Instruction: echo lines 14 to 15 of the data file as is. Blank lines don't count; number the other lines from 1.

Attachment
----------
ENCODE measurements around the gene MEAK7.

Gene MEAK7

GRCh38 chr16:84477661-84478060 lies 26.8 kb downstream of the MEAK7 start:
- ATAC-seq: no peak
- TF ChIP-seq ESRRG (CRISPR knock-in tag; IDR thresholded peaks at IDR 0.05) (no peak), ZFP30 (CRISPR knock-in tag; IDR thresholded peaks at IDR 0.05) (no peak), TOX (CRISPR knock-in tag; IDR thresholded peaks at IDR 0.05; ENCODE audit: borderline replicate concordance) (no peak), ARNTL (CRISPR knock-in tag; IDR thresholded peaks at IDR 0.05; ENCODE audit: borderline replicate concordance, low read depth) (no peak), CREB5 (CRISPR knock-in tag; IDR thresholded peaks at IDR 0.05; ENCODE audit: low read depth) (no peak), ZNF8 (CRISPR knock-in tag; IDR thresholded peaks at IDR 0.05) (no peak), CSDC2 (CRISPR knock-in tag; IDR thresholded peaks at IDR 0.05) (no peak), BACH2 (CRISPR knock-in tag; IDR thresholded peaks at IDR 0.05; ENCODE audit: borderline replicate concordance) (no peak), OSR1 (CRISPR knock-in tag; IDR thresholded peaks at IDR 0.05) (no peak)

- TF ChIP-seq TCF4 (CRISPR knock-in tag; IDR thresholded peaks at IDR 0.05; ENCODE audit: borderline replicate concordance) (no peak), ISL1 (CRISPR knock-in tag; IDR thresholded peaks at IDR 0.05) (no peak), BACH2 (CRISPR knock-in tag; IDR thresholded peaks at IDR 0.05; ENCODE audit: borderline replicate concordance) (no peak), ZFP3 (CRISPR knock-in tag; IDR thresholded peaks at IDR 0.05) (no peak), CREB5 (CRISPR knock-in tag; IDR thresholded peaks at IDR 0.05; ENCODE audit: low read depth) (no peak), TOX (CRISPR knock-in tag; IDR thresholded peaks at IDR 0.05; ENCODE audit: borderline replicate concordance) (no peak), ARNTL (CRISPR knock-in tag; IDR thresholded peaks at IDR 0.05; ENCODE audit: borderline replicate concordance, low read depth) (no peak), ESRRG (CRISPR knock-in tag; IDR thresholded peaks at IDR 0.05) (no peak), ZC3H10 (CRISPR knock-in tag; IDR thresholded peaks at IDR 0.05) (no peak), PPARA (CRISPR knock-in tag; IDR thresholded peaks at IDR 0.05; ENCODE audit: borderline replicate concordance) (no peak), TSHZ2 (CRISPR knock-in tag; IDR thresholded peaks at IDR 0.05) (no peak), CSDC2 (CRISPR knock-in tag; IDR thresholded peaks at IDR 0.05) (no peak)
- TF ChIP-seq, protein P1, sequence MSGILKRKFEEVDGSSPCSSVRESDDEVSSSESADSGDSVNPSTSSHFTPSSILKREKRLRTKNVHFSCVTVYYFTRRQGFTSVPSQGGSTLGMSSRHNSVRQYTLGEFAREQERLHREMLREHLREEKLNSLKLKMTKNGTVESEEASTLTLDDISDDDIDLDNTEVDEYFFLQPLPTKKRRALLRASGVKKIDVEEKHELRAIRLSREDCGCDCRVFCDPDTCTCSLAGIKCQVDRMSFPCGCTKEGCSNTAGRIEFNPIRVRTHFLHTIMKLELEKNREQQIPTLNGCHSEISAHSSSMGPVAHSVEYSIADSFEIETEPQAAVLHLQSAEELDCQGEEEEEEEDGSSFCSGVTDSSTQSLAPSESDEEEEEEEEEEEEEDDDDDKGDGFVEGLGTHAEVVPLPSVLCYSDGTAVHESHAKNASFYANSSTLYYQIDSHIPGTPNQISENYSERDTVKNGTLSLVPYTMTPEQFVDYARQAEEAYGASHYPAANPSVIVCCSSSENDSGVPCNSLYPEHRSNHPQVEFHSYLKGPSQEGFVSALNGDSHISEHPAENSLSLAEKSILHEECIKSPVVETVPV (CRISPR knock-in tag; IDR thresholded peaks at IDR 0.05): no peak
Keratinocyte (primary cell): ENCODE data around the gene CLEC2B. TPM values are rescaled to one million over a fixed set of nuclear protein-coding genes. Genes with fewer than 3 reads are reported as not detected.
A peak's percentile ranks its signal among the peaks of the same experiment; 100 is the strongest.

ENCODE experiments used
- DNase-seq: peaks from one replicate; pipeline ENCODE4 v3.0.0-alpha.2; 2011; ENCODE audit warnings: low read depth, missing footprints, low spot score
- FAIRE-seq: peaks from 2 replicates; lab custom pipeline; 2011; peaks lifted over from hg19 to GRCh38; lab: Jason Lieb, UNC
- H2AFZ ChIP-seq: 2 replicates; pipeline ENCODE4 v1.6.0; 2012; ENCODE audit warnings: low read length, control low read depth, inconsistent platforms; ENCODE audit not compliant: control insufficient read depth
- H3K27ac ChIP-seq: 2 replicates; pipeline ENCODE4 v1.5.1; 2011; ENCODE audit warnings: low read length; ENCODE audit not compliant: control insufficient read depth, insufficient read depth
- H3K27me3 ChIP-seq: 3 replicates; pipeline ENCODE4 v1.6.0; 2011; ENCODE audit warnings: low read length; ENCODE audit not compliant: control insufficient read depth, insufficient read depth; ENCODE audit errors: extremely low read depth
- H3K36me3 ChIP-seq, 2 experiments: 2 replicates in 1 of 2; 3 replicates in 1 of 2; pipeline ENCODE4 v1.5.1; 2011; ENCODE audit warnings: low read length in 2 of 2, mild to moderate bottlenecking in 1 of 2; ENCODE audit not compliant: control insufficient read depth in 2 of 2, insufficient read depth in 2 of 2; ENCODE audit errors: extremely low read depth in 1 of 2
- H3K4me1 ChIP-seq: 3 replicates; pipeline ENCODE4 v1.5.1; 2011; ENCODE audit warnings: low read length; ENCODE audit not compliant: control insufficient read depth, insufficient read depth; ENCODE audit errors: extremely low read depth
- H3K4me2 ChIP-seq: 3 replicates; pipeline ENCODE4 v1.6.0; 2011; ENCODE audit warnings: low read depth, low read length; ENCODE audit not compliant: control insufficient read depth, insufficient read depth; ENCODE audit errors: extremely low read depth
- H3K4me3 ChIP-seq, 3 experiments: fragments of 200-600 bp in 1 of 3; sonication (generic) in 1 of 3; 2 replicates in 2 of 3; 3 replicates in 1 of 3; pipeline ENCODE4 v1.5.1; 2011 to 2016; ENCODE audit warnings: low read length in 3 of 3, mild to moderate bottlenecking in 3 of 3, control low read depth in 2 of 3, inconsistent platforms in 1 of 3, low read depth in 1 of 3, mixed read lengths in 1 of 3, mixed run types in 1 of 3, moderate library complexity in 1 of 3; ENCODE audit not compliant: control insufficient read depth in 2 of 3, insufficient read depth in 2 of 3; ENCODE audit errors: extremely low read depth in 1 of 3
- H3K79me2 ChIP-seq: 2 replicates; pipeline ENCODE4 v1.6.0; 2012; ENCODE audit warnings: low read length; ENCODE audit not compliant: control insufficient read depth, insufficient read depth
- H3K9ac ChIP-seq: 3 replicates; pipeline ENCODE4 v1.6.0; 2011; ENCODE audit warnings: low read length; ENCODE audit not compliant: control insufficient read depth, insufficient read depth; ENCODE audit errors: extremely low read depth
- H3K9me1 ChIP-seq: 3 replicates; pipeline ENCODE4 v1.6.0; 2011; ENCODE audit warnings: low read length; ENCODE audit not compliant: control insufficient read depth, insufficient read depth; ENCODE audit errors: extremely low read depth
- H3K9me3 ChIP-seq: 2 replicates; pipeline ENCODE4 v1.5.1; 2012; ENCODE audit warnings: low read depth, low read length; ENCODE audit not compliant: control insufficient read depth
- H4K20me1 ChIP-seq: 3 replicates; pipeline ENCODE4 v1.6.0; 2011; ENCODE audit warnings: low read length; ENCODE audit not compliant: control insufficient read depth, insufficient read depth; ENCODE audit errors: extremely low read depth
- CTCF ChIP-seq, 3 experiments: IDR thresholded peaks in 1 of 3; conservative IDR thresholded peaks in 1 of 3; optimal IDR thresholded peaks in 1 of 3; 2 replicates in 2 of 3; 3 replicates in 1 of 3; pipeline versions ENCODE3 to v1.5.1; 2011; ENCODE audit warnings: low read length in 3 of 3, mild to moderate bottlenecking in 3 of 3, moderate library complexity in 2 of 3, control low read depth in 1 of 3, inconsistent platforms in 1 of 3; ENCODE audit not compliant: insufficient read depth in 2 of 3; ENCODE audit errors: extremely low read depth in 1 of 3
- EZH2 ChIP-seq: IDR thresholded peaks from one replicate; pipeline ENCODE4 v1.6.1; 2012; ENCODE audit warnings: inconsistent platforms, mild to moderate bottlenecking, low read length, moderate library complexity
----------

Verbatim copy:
- H3K27ac ChIP-seq: 2 replicates; pipeline ENCODE4 v1.5.1; 2011; ENCODE audit warnings: low read length; ENCODE audit not compliant: control insufficient read depth, insufficient read depth
- H3K27me3 ChIP-seq: 3 replicates; pipeline ENCODE4 v1.6.0; 2011; ENCODE audit warnings: low read length; ENCODE audit not compliant: control insufficient read depth, insufficient read depth; ENCODE audit errors: extremely low read depth